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Crowe Howarth identifies four issues PE companies should address before taking portfolio companies public

Private equity firms often look to sell holdings on the public market in order to realise gains on investments and increase returns to their investors. Crowe Horwath LLP, one of the largest public accounting and consulting firms in the US, provides private equity groups with four recommendations to help them successfully divest of a portfolio company (portco) through an initial public offering (IPO).

"In recent months, we’ve seen an uptick in IPO activity, which is causing many private equity groups to revisit an IPO as a viable exit strategy for some of their holdings," says Tony Klaich, a partner in the Private Equity practice within Crowe’s Risk Consulting Group. "It’s the private equity group’s responsibility to prepare the portco by upgrading its personnel’s skills, hiring more experienced professionals, seeking outside assistance or taking other steps necessary to ensure compliance."

Klaich explains that public companies face numerous requirements regarding corporate governance and internal control over financial reporting (ICFR) that private companies typically aren’t prepared for, including regulatory requirements under the Sarbanes-Oxley Act (SOX), particularly Section 404. "Private equity groups should expect their portfolio management teams to establish corporate governance and compliance programs well before launching their IPO," he adds.

According to Klaich, private equity groups should address the following issues before taking a portco public.

Enhance corporate governance. Private equity groups should assess a portco’s corporate governance processes. According to Klaich, benefits of good corporate governance include better risk management, reassured stakeholders and reduced cost of capital, so establishing a strong corporate governance program can help the company attract new investors when the IPO is launched.

Increase tone-at-the-top and entity-level activities. Private equity groups should check to make sure an ethical tone at the top that trickles down to all levels of employees is incorporated into the portco’s management assessment efforts.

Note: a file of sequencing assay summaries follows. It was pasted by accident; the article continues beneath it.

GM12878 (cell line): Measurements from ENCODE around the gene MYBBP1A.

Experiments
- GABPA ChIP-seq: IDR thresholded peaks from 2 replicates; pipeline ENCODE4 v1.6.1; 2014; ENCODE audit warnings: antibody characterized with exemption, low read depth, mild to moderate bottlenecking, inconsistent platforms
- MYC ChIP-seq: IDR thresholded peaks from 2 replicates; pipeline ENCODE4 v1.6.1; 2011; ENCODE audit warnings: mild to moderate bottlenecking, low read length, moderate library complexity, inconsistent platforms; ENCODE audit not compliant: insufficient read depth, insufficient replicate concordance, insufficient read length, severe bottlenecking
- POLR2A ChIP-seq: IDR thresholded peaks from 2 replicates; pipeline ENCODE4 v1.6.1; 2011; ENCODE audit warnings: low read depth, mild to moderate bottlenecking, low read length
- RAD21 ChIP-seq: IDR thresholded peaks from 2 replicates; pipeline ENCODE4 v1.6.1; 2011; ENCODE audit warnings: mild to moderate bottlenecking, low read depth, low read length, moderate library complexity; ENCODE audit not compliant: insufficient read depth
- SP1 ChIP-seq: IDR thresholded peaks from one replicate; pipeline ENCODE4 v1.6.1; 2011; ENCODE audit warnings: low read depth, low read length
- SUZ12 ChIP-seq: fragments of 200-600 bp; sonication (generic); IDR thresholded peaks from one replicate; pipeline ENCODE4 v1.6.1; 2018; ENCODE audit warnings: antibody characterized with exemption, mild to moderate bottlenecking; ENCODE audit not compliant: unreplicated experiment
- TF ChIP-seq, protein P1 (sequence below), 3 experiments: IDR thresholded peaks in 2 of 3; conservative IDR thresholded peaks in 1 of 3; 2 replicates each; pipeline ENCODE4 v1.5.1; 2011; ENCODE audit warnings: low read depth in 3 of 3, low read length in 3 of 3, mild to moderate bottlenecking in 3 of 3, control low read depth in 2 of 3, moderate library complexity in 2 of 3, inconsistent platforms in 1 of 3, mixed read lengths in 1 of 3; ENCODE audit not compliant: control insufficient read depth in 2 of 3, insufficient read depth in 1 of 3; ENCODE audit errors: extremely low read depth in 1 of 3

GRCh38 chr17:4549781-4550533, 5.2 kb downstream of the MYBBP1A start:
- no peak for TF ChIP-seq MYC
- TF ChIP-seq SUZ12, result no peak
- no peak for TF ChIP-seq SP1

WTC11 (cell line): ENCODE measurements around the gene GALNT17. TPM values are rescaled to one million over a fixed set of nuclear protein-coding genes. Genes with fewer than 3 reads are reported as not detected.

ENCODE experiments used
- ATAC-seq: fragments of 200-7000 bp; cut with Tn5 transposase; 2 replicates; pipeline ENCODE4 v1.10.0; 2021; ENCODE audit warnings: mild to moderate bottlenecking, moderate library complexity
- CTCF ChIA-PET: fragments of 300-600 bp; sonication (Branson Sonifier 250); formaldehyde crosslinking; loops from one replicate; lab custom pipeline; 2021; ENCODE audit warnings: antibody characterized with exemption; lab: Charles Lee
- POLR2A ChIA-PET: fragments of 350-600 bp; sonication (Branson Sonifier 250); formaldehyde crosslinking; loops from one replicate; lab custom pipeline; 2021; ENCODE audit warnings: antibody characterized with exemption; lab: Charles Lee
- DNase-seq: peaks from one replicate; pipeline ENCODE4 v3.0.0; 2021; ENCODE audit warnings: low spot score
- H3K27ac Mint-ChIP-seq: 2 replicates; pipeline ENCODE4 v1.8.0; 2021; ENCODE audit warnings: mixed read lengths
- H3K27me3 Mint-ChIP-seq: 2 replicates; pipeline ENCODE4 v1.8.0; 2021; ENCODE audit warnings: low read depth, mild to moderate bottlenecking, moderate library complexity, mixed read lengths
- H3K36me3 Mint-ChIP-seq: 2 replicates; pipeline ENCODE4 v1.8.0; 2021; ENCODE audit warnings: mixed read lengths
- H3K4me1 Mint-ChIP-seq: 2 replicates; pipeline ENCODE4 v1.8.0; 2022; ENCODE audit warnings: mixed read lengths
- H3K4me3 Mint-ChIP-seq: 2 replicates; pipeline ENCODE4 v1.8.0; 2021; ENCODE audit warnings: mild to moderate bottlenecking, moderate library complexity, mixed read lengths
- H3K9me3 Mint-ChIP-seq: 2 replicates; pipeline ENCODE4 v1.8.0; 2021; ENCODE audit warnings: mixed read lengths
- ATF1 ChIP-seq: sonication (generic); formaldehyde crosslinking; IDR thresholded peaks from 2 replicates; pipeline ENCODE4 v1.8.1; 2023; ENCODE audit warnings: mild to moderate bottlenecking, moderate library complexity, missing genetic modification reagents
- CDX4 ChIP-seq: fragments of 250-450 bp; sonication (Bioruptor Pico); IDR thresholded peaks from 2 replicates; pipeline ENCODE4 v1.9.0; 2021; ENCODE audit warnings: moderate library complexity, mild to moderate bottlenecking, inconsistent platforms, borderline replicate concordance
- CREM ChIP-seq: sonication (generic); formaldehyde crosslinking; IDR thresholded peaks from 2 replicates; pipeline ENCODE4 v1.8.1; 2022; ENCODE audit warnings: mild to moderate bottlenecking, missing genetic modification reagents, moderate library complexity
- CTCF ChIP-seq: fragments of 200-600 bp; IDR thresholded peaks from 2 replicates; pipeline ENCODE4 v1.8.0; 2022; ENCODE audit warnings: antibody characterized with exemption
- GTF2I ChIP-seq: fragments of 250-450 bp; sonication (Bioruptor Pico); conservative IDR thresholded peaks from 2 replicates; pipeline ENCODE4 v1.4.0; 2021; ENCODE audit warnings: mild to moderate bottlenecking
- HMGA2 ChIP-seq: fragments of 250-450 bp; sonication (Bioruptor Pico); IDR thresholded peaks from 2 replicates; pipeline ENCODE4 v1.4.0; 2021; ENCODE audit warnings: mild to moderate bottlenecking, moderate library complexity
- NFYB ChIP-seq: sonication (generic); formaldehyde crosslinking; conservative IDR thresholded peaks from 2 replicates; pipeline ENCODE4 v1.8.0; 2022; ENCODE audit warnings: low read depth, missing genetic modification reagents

Provide accurate financial reporting. Private equity groups assume reputational and other risks if their portcos do not have sound internal controls over financial reporting prior to going public. Weak ICFR increases the likelihood of inaccurate data being included in a company’s financial statements and disclosures that are included in the registration statement. If questions arise about the accuracy of financial statements and disclosures, this can cause problems with the Securities and Exchange Commission (SEC).  SEC issues can impact the market’s interest and the demand for shares, thus impacting the amount of capital to be raised.

Address Sarbanes-Oxley compliance requirements. According to Klaich, for most portcos, a SOX 404 compliance program should begin at least 18 months before compliance is required. Compliance will be required upon issuance of the company’s second 10-K, a required financial document, so working backwards from the due date is important. Private equity groups should expect their management teams to complete a scoping exercise and risk assessment early on to identify, evaluate and prioritise the company’s vulnerabilities. According to Klaich, the most problematic areas in recent years have been related to revenue recognition, tax, information technology, general controls, stock-based compensation, segregation of duties and judgments and estimates, such as inventory and accounts receivable reserves.

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